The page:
Every year, companies talk with their employees about their insurance coverage for the new health plan year. For most employers, that takes place in the fall as a traditional method of enrolling in insurance plans, and some organizations use another time frame for their plan year.

Either way, employees must decide what type of coverage they want or can afford. This period is called open enrollment because that is when you can elect certain changes to be made for benefits offered to everyone at their respective companies.

According to the National Association of Insurance Commissioners (NAIC), during an open enrollment period, insurance carriers are required to accept all applicants of the group without underwriting or evidence of insurability. Open enrollment is generally only held once a year. If you miss your company's annual open enrollment, you likely will not be able to enroll in your employer-sponsored health insurance program until next year. Certain exceptions apply for new employees or employees with life changing events. Before making a choice:

  • Check to see if your current physicians and area hospitals are in the plan's network. Using network providers generally will save money on your health care.
  • Check to see if spouses or dependents are covered. Some plans will cover spouses and other dependents, while other plans will not. Clarify coverage for step children.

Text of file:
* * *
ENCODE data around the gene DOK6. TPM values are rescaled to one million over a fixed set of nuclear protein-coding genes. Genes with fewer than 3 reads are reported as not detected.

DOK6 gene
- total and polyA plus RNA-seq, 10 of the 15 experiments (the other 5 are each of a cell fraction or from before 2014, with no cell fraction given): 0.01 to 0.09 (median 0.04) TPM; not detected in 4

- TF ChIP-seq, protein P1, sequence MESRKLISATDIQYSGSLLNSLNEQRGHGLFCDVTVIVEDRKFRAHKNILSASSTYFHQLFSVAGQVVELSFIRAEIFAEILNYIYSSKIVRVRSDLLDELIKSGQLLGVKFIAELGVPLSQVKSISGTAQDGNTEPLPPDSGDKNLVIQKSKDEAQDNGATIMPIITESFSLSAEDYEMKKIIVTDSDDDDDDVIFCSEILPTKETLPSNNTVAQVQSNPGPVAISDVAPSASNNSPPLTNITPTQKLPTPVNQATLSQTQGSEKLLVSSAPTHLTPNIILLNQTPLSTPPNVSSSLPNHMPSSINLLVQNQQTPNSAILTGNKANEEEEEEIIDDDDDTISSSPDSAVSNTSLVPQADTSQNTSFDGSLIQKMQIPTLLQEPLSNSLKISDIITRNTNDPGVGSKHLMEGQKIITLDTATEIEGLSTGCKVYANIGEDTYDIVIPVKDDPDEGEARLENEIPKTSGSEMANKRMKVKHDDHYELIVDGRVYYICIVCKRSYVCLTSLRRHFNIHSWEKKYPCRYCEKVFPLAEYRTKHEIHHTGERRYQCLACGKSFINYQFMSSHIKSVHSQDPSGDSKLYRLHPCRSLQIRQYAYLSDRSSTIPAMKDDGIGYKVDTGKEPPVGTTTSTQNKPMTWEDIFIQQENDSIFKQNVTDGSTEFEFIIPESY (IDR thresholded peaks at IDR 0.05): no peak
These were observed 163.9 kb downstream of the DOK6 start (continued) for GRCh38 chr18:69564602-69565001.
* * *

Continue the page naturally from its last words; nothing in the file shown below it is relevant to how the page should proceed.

• Read all of the plan materials thoroughly. Doing so will tell you what your rights and responsibilities are under each plan.
  • Review any pre-existing condition exclusions and prior authorization requirements in the plan materials. Under the Affordable Care Act (health reform legislation), health plans cannot exclude coverage for pre-existing conditions for children under age 19. However, this does not go into effect for adults until 2014.
  • If you take prescription medications, check them against the list of approved drugs in each plan booklet. Also, if you take an expensive brand-name medication, check the copayment that each plan requires.
  • If any part of a plan is unclear to you, ask for help from your human resources department or the insurance carrier.
  • If you are not satisfied with the answers to your questions, contact your state insurance department.
  • If you or any family member needs ongoing physical therapy or has a mental health problem that requires therapy, review what your health plan will and will not cover.
  • Check to make sure that you and your family have adequate coverage for emergencies if you are traveling either in the U.S. or in a foreign country.

Employers are trying to save money, especially during the current economic downturn. One way to do this is to reduce health insurance benefits and shift more of the premium costs to employees. Employees should make sure to carefully read their health plan materials, they may find that their benefits and costs will change for the coming year. Several of the provisions of the Affordable Care Act that took effect on September 23, 2010, impact group health insurance. These changes, which employees should know about when choosing a health plan provided by an employer, include:

  • You can keep your adult children on your health plan until they are age 26.
  • Your health plan cannot exclude coverage for pre-existing conditions for children under age 19.
  • Lifetime limits on health insurance coverage are not allowed.
  • Limits on annual coverage amounts are being phased out.

In this uncertain market, as an employee it's important to carefully evaluate your health care costs when making your annual enrollment decisions. While one option might have high monthly premiums and a low deductible, and another might have a low premium but more out-of-pocket expenses, it could be misleading which plan is best for you until you do the figures.

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